Album Review: Molder - Engrossed In Decay
Reviewed by Sam Jones
We return once again to the United States and Illinois no less, where the band in question, Molder, come at us with their sophomore studio release titled Engrossed In Decay. The band formed back in 2017 and since then, have continuously churned out material that would make any newcomer to the death metal scene sweat: numerous Demos, Live Albums, a debut album released in 2020 titled Vanished Cadavers with multiple Splits also bloating the band’s impressive discography early into their career. Engrossed In Decay sees the band return just two years later, a clear indication that Molder are serious about putting in the necessary time and work required to keep their growing fanbase salivating for more. This was my first listen and I was rather curious to say the least.
It would appear Molder do away with a more destructive kind of guitar attack, in favour for a slower and crunchier guitar tone. The result of this is a record that requires itself to be a little steadier than some of their contemporaries; a faster record wouldn’t have given us such an uncompromising guitar tone. Therefore, by bringing the pacing of their riffs down the band have been able to really exemplify the ugly nature of their sound. It’s also likely the reason why their tracks aren’t too lengthy either; the band aren’t going for speed, and so the audience will experience the passing of time to a greater extent than if the band merely shredded their way through. I also appreciated how you can, in a way, hear the start and back end of a single note within the general riffs. It helps to boost that sense of crunching tone that isn’t looking merely to destroy, but rather to swallow you whole. It’s a surprisingly immersive listen, yet one that allows you the space to breathe.
This concept of ugliness and a dirty sound is only furthered by the bass tone that becomes impossible to turn away from once you’ve heard it on its own for the first time. Molder play death metal as it was envisioned way back in its primal days; when it was hideous and macabre and reeked of decay. While the bass may not be ultimately too audible as the riffs are plodding along, the bass is easily adding its own thick tones to the rest of the record as well as providing the slight hint of fuzz just at the edge of the record. Listen hard enough and you’ll find it quietly in the background. What this tells us is how the band certainly opted for a smudgy and more depraved form of album production, they had no wishes to render their sound for a clean aesthetic.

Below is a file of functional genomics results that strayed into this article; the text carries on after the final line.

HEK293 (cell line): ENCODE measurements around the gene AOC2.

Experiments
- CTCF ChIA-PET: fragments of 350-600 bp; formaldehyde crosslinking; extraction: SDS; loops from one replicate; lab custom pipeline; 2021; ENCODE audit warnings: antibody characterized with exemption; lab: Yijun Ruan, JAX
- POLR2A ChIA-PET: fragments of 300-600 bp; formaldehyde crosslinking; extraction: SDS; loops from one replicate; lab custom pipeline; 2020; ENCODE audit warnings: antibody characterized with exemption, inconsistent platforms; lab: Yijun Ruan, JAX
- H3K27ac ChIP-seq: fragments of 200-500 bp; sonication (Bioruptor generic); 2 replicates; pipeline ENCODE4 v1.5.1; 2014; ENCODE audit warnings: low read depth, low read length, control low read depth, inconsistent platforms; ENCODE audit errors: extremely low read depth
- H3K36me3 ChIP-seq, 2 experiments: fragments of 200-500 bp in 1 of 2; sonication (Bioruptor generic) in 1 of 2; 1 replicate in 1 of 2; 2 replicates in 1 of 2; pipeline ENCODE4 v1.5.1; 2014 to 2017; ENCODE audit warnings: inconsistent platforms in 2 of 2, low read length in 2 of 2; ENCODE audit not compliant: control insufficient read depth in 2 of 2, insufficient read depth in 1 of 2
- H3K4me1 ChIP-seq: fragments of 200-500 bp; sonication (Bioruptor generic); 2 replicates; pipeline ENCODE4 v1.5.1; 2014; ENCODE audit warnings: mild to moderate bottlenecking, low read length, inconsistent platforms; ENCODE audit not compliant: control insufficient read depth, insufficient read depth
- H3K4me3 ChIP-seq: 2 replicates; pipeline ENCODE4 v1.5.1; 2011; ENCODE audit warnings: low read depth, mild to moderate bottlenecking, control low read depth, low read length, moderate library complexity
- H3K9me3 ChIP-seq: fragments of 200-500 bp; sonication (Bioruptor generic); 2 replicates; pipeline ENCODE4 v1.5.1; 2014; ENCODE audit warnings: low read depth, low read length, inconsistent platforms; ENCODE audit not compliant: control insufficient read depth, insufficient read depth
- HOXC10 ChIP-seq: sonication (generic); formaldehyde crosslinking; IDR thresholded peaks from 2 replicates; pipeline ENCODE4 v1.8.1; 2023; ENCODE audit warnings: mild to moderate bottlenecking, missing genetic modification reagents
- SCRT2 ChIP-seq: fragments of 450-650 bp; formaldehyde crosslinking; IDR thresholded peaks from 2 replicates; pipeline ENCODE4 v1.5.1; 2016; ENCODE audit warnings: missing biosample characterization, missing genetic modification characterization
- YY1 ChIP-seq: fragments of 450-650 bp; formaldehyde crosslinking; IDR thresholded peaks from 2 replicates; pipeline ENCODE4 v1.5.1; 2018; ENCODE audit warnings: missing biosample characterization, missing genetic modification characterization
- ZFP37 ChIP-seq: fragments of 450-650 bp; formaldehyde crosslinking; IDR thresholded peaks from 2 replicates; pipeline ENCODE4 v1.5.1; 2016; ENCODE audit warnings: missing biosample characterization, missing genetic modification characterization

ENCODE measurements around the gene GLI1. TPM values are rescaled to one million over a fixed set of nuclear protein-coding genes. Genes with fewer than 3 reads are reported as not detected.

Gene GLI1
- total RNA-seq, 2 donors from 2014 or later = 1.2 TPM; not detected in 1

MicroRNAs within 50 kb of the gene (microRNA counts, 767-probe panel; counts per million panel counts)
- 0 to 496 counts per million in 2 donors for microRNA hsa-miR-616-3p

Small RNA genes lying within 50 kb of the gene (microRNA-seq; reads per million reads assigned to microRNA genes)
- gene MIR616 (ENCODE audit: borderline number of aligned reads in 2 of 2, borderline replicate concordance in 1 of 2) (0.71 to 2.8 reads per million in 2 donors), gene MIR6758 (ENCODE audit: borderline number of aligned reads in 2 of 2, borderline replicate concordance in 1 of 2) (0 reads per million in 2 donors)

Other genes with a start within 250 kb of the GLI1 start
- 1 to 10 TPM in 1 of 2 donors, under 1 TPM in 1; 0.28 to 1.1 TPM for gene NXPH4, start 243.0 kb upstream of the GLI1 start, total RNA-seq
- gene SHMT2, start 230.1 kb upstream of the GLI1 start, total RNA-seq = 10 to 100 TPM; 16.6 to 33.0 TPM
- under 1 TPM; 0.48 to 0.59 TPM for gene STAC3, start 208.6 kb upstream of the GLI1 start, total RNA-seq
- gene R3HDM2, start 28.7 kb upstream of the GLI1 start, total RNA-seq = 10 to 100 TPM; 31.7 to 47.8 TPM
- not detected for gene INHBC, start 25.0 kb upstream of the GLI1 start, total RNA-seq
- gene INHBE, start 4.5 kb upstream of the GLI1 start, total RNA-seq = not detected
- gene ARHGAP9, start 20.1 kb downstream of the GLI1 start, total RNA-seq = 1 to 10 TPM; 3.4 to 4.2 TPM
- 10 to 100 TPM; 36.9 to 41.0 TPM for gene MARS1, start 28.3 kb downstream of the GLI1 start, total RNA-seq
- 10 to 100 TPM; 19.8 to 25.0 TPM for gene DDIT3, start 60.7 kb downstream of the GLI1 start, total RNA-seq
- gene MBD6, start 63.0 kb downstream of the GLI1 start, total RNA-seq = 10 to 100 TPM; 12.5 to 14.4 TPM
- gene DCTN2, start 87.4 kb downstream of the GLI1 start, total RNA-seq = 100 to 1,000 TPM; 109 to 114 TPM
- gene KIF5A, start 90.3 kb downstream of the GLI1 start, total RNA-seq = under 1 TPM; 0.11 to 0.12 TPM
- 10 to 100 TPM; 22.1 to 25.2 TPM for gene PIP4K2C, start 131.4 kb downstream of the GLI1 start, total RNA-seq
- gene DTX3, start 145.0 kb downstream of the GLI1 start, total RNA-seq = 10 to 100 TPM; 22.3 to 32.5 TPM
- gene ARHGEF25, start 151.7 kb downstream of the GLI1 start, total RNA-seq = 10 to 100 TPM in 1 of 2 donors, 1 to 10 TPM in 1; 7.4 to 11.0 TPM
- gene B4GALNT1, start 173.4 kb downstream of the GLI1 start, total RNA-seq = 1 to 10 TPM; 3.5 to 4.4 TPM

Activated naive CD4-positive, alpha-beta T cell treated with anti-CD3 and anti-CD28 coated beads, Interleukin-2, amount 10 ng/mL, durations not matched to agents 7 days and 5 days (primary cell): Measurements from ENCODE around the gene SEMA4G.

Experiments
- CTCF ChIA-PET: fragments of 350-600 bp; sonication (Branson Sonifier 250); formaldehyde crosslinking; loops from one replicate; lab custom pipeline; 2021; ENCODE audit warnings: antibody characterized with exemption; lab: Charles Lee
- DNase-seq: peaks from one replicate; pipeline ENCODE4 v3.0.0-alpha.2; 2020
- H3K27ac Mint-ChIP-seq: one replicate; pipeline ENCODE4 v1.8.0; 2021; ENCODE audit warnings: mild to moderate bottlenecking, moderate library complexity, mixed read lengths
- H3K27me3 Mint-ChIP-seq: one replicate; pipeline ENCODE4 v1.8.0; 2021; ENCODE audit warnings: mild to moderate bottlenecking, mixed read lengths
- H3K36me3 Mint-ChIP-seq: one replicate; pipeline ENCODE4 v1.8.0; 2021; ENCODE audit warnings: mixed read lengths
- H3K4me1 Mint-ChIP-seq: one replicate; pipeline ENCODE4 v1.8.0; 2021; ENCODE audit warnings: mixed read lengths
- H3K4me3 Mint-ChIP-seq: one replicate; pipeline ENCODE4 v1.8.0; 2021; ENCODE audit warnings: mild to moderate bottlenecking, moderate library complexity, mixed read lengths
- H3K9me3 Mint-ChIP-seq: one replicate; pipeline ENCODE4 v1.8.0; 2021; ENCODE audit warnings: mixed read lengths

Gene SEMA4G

While the band introduce us to their album, for the first few tracks, with their more trudging and crunchier style, it’s good to acknowledge that, as the album opens up, the band definitely ensure there’s more variety in pacing, tone and aggression than what their record initially introduces us to. The band are forever unveiling more of what they have to offer as the album goes by, as opposed to just stating to the audience who they are right from the get go. In this case, the audience won’t just listen to the first track and feel like they now understand the band’s total identity. Each ensuing song is giving something a little different in places; perhaps it’s more aggressive riffs, perhaps it’s the rare demonstration of a blast beat it on record, or maybe the vocals are coming off with greater ferocity. Overall, Engrossed In Decay is always expanding its fans’ horizons for what they can expect to find during their experience here.
I need to commend the band for not going for a crushing and more brutal sonic aesthetic. Everything about this band, from their riffs to their style of songwriting to the way they conduct themselves as a band in delivering a continuously ferocious performance, points to the choice of producing this record as one that does nothing but suffocate and destroy its audience. So it’s the fact that the band chose not to undergo this decision, that endears me a little more to Molder. I appreciate how I can experience the trudging and often in-your-face riffs alongside the pounding, sometimes-blast beat level of drumming and the visceral vocals equally at the same time without the production being so thick that I can’t listen in to individual elements of their sound. By lessening their levels of brutality, the band make sure audiences can coherently follow their songwriting as well as see to it, that their audience isn’t being pressed down on all sides by an unnecessarily crushing soundscape. In this instance, a more suffocating atmosphere would not have worked for Molder’s style and I’m all the happier for their decision.
In conclusion, I found this to be a surprisingly entertaining listen. As we’ve covered previously, the big thing about this record that I took away is how the band kept unveiling something new and different with each passing track. Often you might have an album whereby the first track effectively mirrors what the rest of the album will be like, thankfully that isn’t the case here as Molder make sure there’s plenty of diversity to keep us engaged and entertained as each track comes along. There’s a decent amount of material to keep us excited for what is coming next. The band’s trudging form of riffs and their generally slower approach to songwriting results in a record that allows you to feel the weight of their sound, and the passing of time. They enable you to appreciate the strength their riffs flow with. On the whole this was a solid release and I’m glad I checked it out, death metal doesn’t always need to be fast and vicious as Molder rightly demonstrate.